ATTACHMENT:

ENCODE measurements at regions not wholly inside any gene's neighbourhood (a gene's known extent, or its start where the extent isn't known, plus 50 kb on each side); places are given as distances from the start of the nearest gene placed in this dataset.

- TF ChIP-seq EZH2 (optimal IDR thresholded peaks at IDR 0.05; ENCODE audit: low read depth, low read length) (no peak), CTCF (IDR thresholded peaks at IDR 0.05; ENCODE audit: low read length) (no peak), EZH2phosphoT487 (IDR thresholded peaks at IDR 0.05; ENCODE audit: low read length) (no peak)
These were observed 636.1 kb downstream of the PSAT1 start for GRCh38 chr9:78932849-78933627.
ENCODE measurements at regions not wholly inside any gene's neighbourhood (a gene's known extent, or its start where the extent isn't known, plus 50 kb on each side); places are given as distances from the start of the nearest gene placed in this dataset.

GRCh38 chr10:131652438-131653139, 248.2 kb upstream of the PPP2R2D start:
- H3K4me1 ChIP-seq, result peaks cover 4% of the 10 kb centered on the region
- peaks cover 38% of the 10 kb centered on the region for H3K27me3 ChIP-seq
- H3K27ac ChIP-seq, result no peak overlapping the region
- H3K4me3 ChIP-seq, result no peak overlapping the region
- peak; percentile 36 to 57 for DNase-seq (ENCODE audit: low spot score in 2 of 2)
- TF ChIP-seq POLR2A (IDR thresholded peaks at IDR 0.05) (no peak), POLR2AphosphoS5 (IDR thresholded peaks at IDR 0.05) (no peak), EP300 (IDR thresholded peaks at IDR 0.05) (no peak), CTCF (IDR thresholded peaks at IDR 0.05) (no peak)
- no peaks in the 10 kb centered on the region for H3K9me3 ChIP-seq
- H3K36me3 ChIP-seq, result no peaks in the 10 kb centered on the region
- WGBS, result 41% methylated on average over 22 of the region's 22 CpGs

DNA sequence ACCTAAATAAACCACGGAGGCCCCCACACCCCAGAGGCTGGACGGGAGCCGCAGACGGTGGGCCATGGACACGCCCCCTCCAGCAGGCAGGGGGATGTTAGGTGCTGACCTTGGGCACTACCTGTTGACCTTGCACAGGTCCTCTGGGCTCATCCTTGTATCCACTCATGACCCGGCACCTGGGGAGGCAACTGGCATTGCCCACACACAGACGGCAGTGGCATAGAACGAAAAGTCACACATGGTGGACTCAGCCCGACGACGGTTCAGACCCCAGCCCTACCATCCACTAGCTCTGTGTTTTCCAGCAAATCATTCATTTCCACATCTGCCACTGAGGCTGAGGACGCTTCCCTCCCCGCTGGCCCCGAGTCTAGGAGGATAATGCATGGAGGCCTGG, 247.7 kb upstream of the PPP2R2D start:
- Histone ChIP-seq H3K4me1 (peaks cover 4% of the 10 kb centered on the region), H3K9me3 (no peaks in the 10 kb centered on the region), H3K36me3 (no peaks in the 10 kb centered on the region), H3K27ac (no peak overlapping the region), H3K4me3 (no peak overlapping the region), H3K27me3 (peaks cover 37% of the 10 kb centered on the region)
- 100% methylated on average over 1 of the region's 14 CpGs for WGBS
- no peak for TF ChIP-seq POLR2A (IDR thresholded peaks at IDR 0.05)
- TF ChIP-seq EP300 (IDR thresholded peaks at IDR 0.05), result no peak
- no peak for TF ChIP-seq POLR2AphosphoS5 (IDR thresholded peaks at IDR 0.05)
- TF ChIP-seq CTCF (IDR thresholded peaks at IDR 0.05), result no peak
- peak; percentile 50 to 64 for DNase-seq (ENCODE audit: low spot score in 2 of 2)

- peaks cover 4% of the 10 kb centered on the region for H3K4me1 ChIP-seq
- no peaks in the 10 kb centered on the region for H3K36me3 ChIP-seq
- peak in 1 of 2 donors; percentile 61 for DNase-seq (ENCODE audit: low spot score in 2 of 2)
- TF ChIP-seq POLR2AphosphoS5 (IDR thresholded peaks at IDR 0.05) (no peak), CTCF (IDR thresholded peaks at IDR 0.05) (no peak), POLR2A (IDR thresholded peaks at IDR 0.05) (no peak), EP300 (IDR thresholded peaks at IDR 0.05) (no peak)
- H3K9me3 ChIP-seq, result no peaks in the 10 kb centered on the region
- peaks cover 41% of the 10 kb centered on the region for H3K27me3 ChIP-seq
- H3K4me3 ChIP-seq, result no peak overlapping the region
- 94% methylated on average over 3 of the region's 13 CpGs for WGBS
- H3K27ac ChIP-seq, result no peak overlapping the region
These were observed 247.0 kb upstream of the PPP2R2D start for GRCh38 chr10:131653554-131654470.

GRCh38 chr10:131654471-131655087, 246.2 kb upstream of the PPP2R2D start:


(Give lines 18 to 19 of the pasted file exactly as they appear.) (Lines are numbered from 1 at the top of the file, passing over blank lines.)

- no peak for TF ChIP-seq POLR2A (IDR thresholded peaks at IDR 0.05)
- TF ChIP-seq EP300 (IDR thresholded peaks at IDR 0.05), result no peak